I can tell in the past 5 months of my fellowship how much I have grown professionally and intellectually. Not only have I worked with incredible people, but I have been able to explore my interests within the public health realm to see how public policy and public health work together. From day one, I became part of the team and have benefited from the passion and excitement each person brings to their work. As part of my fellowship, I have worked on the creation of the Community Health Needs Assessment (CHNA) with a team of consultants and KP staff. Using primary and secondary data analysis, and data triangulation, together we created a thorough process to identify top priority needs within the Mid-Atlantic States. Just recently, we presented our methods and findings to the rest of the Community Benefit team, and the response was overwhelming. It has been extraordinary to see how the CHNA has transformed from conversations and brainstorming into something that Kaiser is going to use to move forward in their strategic refresh and community planning.

My fellowship has been one of the most invaluable experiences I have had during my Master’s program. Not only have I gained a rich understanding of various methods of data analysis, but I have also found my passion in policy and public health: how health disparities within minority populations impact individuals and communities. I have also seen how a truly effective team operates, and learned how vital it is to ensure that everyone is at the decision-making table. I have seen first-hand how collective decisions positively shape Kaiser’s grant making and impact in the community. Looking forward into my own career, this experience has provided new insight into how a large organization operates, strengthened my data analysis abilities, and taught me the importance of making organizational decisions collaboratively.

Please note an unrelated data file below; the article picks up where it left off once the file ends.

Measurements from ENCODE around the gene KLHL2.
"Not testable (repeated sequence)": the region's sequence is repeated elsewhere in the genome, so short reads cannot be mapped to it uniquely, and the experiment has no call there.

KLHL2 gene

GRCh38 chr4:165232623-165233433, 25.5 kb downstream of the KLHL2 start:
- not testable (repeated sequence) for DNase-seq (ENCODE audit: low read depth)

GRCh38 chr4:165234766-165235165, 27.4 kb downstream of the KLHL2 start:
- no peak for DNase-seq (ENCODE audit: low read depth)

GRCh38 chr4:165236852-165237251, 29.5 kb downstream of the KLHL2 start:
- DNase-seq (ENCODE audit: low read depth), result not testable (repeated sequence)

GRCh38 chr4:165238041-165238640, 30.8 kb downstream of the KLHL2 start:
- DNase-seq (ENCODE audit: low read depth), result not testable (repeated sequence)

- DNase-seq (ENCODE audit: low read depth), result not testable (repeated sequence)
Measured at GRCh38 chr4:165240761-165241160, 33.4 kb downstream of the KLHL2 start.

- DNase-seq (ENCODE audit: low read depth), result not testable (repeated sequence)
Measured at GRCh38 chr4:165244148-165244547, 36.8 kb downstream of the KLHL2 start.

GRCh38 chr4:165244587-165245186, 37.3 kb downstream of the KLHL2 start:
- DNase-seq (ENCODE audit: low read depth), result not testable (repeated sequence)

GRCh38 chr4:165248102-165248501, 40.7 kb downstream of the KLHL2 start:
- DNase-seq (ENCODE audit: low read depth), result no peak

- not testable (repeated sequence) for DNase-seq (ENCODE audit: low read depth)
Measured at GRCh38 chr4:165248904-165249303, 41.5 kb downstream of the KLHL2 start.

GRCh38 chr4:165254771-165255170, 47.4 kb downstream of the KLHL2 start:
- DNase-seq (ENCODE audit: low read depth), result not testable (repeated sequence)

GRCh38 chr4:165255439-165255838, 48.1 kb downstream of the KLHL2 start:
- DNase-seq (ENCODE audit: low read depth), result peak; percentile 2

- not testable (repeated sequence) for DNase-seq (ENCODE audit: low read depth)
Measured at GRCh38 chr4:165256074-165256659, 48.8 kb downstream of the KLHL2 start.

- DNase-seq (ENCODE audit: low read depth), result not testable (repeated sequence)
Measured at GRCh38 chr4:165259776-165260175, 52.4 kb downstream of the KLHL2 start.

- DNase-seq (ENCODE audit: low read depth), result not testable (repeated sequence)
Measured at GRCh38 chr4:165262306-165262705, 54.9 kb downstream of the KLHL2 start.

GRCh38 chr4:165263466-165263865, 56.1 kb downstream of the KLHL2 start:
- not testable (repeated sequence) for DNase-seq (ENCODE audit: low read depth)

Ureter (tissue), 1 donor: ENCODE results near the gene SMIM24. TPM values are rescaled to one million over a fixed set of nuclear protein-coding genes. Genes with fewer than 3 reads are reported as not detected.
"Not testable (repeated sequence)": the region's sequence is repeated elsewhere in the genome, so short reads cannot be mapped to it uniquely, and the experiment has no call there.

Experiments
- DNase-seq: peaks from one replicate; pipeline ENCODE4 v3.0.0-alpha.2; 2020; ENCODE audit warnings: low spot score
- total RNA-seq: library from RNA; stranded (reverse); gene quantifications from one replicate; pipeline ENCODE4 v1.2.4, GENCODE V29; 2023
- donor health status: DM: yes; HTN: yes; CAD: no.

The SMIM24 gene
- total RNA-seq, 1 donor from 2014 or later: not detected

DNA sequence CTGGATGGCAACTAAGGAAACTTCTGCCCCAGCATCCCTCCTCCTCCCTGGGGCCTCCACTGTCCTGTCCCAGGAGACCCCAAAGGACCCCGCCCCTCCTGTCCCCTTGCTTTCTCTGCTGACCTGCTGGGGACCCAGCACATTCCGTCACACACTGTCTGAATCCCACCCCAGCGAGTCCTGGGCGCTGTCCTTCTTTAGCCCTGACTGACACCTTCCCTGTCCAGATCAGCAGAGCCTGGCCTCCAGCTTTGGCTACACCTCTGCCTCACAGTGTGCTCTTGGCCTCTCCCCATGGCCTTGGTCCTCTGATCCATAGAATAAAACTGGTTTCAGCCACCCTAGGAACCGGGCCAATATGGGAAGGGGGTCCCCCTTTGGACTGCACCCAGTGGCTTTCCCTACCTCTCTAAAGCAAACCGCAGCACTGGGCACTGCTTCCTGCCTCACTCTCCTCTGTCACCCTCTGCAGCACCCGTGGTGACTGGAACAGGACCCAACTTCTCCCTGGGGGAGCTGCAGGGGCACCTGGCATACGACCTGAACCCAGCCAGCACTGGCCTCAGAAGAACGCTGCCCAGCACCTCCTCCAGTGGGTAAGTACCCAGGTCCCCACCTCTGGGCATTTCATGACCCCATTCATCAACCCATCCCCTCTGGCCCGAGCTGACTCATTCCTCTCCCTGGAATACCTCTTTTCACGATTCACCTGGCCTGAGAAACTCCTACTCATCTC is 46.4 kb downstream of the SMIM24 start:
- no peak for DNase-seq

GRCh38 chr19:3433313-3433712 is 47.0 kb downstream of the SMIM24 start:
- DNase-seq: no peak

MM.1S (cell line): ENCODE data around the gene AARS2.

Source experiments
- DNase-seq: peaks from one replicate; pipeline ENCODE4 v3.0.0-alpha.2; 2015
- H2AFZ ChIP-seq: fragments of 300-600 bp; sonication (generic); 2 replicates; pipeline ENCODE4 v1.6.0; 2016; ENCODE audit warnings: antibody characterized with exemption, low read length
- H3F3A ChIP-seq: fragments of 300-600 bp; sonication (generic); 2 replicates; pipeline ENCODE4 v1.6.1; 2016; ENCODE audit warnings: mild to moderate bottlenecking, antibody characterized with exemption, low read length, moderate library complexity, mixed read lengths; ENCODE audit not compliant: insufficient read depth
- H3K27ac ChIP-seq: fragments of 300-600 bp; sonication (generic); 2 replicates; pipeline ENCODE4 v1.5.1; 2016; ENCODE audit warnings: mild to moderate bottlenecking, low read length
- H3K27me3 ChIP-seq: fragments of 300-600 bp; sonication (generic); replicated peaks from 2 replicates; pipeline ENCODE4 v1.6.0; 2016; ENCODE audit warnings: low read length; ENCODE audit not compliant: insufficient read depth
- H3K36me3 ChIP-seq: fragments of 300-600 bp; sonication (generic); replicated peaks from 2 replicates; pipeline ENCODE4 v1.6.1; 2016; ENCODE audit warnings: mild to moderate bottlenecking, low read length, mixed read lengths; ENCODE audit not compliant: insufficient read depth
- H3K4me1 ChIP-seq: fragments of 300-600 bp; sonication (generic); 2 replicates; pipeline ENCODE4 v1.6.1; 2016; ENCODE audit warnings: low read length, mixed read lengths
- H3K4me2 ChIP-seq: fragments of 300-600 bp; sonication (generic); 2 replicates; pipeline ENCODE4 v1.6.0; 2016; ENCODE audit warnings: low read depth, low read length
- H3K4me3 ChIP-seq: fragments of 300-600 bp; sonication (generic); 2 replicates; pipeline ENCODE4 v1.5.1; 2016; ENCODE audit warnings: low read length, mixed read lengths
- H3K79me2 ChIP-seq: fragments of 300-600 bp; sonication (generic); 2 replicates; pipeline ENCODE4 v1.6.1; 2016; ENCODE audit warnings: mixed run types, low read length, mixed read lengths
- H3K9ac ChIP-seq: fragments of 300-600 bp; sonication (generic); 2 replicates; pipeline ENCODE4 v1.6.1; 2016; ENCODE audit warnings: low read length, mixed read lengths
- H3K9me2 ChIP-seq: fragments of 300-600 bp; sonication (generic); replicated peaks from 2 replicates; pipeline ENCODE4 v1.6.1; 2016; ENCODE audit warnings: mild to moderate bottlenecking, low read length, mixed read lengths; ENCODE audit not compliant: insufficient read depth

The Philanthropy Fellows program is WRAG’s signature partnership with the University of Maryland’s Center for Philanthropy and Nonprofit Leadership. WRAG Members: Interested in hosting a Philanthropy Fellow? Contact Rebekah Seder to learn more about the program. Applications are due by May 13.

April 19, 2016 / Ciara Myers, Editor

Veterans often faced with long waits for health care

VETERANS/HEALTH 
A new audit by the Government Accountability Office (GAO) reveals that veterans enrolling in health care from the Department of Veterans Affairs are typically faced with months-long waits before ever being able to see a medical provider. Wait-time manipulation and scheduling errors were found to be significant factors in causing such delays. (WaPo, 4/19)

The average waiting time — as measured from the time veterans requested that VA contact them to schedule appointments to when they were seen — at the six medical centers GAO studied ranged from 22 to 71 days. Of the 180 veterans GAO tracked, 60 still hadn’t been seen by the time the auditors ended their review last month, in several cases because VA never followed up on their requests to be contacted or because of other administrative errors.

FOOD/ENVIRONMENT | Op-ed: Celeste James of Kaiser Permanente and Ryan Strode of Arabella Advisors discuss the importance of building a “Good Food” system that uses sustainable farming practices and protects the Chesapeake Bay by avoiding large-scale industrial agriculture and over-fishing in the area. (Baltimore Sun, 4/13)